Mindfulness is more than just a buzzword in today's world. And as a school counselor, I swear by it! There is an ample amount of scientific research to show us that mindfulness has a positive impact not just on academic performance but also on social skills, emotional self-regulation, stress management, confidence building, and overall well-being.

This is why I enjoy introducing mindfulness to my students at a young age and in different settings. Among the plethora of resources I have created on this topic, my 10 lesson set of Guided Meditations has received an overwhelming response from counselors who’ve purchased it off of my TpT store. It is these reviews that inspired this blog post and I thought it would be good to share a handful of them with you and to also suggest additional tips and tricks you could use when using this resource with your kiddos.

Counselor Feedback 1:

I am excited to try this resource out for a way to reduce test anxiety in my classroom.

A Helpful Hint: Mindfulness definitely brings down stress levels but instead of introducing students to the concept or practice of guided meditations only before testing season, it would be advisable to do a few test runs prior to D-Day. This gives you a chance to see how your students respond to this exercise, what you might need to tweak, etc.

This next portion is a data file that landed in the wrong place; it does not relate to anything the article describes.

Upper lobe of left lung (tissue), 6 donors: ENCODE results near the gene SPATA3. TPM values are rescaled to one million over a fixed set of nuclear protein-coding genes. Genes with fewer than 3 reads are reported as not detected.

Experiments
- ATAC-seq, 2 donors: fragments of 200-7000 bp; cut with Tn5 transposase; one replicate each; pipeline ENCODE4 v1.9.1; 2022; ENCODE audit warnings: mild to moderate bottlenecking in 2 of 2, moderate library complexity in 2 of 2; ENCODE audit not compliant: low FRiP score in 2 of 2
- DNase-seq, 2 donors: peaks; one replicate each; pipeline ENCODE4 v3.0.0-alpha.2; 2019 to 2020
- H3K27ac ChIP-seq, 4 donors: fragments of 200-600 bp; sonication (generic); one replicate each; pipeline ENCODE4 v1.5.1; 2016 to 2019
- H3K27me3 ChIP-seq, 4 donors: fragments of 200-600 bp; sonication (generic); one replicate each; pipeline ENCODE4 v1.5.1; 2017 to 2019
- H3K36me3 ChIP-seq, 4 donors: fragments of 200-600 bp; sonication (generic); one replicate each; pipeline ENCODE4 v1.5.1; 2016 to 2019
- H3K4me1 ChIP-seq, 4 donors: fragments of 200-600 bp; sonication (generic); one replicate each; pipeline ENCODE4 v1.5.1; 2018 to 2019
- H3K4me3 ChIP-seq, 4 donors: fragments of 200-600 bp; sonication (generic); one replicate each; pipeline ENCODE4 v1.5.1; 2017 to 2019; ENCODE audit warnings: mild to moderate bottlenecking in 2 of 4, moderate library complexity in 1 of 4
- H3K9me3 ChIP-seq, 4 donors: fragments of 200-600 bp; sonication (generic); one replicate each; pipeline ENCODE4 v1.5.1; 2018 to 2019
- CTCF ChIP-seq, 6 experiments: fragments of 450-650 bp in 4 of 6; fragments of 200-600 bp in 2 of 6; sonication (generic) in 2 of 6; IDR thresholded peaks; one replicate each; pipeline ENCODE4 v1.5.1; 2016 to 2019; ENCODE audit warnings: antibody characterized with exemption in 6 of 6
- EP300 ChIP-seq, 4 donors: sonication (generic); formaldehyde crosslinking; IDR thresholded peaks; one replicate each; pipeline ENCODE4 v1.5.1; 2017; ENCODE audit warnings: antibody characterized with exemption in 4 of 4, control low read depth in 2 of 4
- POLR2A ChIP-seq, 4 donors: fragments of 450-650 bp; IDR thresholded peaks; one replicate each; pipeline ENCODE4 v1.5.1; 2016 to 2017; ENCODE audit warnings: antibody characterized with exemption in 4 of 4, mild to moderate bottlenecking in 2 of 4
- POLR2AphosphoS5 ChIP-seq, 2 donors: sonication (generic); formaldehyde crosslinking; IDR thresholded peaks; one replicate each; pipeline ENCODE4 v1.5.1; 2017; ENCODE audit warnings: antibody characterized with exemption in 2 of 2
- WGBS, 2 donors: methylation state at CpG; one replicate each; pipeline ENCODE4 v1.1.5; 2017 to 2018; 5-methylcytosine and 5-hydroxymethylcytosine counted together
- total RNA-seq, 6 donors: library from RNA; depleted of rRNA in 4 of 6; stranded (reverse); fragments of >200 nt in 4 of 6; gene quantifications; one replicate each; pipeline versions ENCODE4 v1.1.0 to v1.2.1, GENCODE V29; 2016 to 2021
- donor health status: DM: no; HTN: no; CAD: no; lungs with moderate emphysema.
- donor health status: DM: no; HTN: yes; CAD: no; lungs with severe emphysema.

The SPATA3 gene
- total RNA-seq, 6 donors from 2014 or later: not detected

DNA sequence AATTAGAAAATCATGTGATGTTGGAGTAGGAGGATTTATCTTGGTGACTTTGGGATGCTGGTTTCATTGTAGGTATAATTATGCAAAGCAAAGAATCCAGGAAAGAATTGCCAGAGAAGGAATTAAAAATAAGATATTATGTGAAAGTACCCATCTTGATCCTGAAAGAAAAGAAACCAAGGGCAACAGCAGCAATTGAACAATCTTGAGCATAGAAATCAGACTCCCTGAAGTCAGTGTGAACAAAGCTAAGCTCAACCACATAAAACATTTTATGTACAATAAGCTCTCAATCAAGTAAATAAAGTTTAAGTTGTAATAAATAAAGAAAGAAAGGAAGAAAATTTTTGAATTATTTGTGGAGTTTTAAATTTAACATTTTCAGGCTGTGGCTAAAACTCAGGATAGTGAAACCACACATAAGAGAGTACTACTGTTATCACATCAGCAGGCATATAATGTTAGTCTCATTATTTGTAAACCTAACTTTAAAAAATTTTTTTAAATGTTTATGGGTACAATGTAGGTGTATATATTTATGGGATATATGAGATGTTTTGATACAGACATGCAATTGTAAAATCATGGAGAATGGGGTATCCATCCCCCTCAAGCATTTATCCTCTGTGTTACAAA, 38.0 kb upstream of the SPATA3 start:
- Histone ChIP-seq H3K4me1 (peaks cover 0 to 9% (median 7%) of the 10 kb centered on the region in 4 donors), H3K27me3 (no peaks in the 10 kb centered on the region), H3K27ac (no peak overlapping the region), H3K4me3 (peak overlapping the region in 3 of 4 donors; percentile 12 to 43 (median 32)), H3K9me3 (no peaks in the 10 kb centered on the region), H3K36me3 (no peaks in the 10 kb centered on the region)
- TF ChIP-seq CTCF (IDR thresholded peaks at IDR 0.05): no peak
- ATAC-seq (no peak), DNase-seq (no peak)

Counselor Feedback 2:

My students LOVE these so much and I do too!! The destination theme is great and I love the variety. They are great for when you have some spare time or can be stretched out for longer periods of time.

A Helpful Hint: It is perfectly understandable if one cannot spend more than 3-5 minutes on a guided meditation. So it is perfectly okay to reduce the amount of time between one statement to another, yet giving your students 15-20 seconds to get focused on the statement you've just made. If there is a time crunch, and if you have a few minutes to go over the guided meditation before you step into the classroom, you could make note of the major points and reword it to suit the amount of time you have at hand.

Counselor Feedback 3:

2019 through early 2020 was a rough in-building year with my particular class. Recess was a horrible time for them and settling after they came in was crucial and almost impossible. I purchased this resource and began to use it immediately after coming into our room. It helped them to relax and refocus so we were able to spend the remainder of the afternoon learning.

A Helpful Hint: One of the best things about using a guided meditation script is that it can be used at any time of the day. While it's a great way to get kiddos settled after recess, I've resorted to using it between transitions within my class lesson and that has worked well too.

Counselor Feedback 4:

My students (and teachers) are loving these scripts. It is exciting to see which one the students will choose each time, thank you!

A Helpful Hint: Teachers are worn out and stressed too! I've used these guided meditation scripts at the start of team meetings with teachers. They also enjoy this exercise when I use it in my weekly Teacher Wellness Circle.